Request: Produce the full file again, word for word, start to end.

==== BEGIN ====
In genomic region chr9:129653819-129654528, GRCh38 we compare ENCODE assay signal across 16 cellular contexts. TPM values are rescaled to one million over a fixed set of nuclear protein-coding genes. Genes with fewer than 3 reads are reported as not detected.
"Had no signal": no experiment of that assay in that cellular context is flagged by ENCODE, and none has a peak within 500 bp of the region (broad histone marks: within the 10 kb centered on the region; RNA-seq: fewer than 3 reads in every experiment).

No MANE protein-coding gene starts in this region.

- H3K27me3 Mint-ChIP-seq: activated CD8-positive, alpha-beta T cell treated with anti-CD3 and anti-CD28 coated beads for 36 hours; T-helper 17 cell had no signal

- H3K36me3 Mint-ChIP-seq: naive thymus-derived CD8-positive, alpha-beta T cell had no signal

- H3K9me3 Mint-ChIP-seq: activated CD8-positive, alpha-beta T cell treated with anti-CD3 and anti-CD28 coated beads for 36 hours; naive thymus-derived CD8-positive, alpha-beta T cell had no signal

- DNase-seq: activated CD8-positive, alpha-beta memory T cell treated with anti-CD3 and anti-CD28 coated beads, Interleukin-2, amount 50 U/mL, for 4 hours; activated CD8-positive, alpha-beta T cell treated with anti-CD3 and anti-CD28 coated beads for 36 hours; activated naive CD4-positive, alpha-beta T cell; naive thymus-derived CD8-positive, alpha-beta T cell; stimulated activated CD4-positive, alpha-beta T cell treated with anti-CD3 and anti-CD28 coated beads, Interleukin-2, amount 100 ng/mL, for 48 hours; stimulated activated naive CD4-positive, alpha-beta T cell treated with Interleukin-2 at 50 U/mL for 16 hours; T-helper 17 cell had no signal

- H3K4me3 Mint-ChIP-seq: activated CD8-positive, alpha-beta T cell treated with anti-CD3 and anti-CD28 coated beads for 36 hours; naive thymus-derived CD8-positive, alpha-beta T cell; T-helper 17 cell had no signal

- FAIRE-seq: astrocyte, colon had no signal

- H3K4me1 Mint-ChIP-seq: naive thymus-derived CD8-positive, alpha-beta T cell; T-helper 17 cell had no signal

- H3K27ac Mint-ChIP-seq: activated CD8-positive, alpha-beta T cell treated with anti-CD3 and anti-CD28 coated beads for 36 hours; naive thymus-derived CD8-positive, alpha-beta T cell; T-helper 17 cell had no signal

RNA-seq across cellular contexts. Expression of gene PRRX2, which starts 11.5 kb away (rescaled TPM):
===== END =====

In genomic region chr9:129653819-129654528, GRCh38 we compare ENCODE assay signal across 16 cellular contexts. TPM values are rescaled to one million over a fixed set of nuclear protein-coding genes. Genes with fewer than 3 reads are reported as not detected.
"Had no signal": no experiment of that assay in that cellular context is flagged by ENCODE, and none has a peak within 500 bp of the region (broad histone marks: within the 10 kb centered on the region; RNA-seq: fewer than 3 reads in every experiment).

No MANE protein-coding gene starts in this region.

- H3K27me3 Mint-ChIP-seq: activated CD8-positive, alpha-beta T cell treated with anti-CD3 and anti-CD28 coated beads for 36 hours; T-helper 17 cell had no signal

- H3K36me3 Mint-ChIP-seq: naive thymus-derived CD8-positive, alpha-beta T cell had no signal

- H3K9me3 Mint-ChIP-seq: activated CD8-positive, alpha-beta T cell treated with anti-CD3 and anti-CD28 coated beads for 36 hours; naive thymus-derived CD8-positive, alpha-beta T cell had no signal

- DNase-seq: activated CD8-positive, alpha-beta memory T cell treated with anti-CD3 and anti-CD28 coated beads, Interleukin-2, amount 50 U/mL, for 4 hours; activated CD8-positive, alpha-beta T cell treated with anti-CD3 and anti-CD28 coated beads for 36 hours; activated naive CD4-positive, alpha-beta T cell; naive thymus-derived CD8-positive, alpha-beta T cell; stimulated activated CD4-positive, alpha-beta T cell treated with anti-CD3 and anti-CD28 coated beads, Interleukin-2, amount 100 ng/mL, for 48 hours; stimulated activated naive CD4-positive, alpha-beta T cell treated with Interleukin-2 at 50 U/mL for 16 hours; T-helper 17 cell had no signal

- H3K4me3 Mint-ChIP-seq: activated CD8-positive, alpha-beta T cell treated with anti-CD3 and anti-CD28 coated beads for 36 hours; naive thymus-derived CD8-positive, alpha-beta T cell; T-helper 17 cell had no signal

- FAIRE-seq: astrocyte, colon had no signal

- H3K4me1 Mint-ChIP-seq: naive thymus-derived CD8-positive, alpha-beta T cell; T-helper 17 cell had no signal

- H3K27ac Mint-ChIP-seq: activated CD8-positive, alpha-beta T cell treated with anti-CD3 and anti-CD28 coated beads for 36 hours; naive thymus-derived CD8-positive, alpha-beta T cell; T-helper 17 cell had no signal

RNA-seq across cellular contexts. Expression of gene PRRX2, which starts 11.5 kb away (rescaled TPM):